First Death From Powassan Virus Infection in the US

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According to the Maine Center for Disease Control and Prevention, a person in the US has died from the rare Powassan virus, marking the first fatal case in the country this year. The person was a Sagadohoc County resident who developed neurologic symptoms after exposure to the tick-borne illness and died in a hospital, health officials said. They did not release a name or other identifying information. The death comes after a spike in tick-borne diseases, including Lyme disease, anaplasmosis, and babesiosis, across the state this spring and summer.

Powassan — or POWV — is spread to humans by the bite of an infected black-legged tick, deer tick, groundhog tick, or squirrel tick. Ticks are external parasites that feed on mammals, birds, reptiles, and amphibians. While many people infected with Powassan never develop symptoms, those who do experience them can get extremely sick. The illness can cause encephalitis or meningitis, which is very serious and often leads to death. It can also cause other symptoms, such as headache, vomiting, and weakness.

The CDC says it’s essential for people to know about the deadly virus and to prevent tick-borne diseases. However, it adds that the symptoms of the most severe illness — encephalitis — can mimic those of other ailments, such as the flu or the common cold. That means some people may not seek medical care right away.

No vaccine for Powassan or treatment can be used against the disease. However, a person infected with the illness can be treated in the hospital for complications, including breathing support, intravenous fluids, and medicines to decrease brain swelling. About 50% of those who become ill with the most severe type of the disease will experience lasting neurological issues, such as memory challenges or muscle weakness.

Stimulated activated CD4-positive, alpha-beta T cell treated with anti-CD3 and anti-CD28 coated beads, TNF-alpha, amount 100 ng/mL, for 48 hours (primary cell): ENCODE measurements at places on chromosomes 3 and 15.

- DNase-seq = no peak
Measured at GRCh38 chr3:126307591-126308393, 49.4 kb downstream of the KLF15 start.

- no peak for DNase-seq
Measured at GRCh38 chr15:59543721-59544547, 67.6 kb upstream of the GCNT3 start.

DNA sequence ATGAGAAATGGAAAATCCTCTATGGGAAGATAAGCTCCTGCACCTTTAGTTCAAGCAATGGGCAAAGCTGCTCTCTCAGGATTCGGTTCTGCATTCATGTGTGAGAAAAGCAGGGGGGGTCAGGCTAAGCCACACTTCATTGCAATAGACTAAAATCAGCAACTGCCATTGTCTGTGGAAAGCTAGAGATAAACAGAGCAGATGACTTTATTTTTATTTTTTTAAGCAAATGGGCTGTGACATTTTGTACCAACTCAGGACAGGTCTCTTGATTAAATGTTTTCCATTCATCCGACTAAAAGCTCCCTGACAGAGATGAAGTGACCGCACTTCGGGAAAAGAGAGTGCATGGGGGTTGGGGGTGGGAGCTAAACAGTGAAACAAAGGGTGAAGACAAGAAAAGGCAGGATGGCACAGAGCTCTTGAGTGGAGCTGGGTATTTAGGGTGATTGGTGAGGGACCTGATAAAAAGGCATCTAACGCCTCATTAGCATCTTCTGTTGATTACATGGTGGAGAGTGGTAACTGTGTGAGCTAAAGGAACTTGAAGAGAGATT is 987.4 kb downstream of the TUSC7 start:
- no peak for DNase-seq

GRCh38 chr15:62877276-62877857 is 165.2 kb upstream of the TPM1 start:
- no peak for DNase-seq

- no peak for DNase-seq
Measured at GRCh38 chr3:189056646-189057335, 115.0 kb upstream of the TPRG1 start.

Health officials advise people in tick-endemic areas to avoid tick bites and wear long pants and sleeves outdoors. In addition, they should use insect repellent and tuck their clothing into their shoes or boots. People should also check themselves for ticks frequently and remove them immediately if they find one.

A person can only be diagnosed with Powassan by a health care provider who suspects it based on the patient’s symptoms and past tick exposure, as well as an examination. A doctor can obtain a sample of the patient’s cerebrospinal fluid (CSF, the liquid surrounding the brain and spinal cord) to test for the infection with a needle tap or lumbar puncture. The test can be challenging because it involves inserting a needle into the lower back or spine. In addition, it can be painful and requires sedation. If the CSF test is positive, a healthcare provider can treat the patient with antibiotics to lessen brain swelling and other medications that help manage the illness. This week in science: Powassan virus kills first victim, global coffee supply is affected by high temperatures, and space billionaires make more money.

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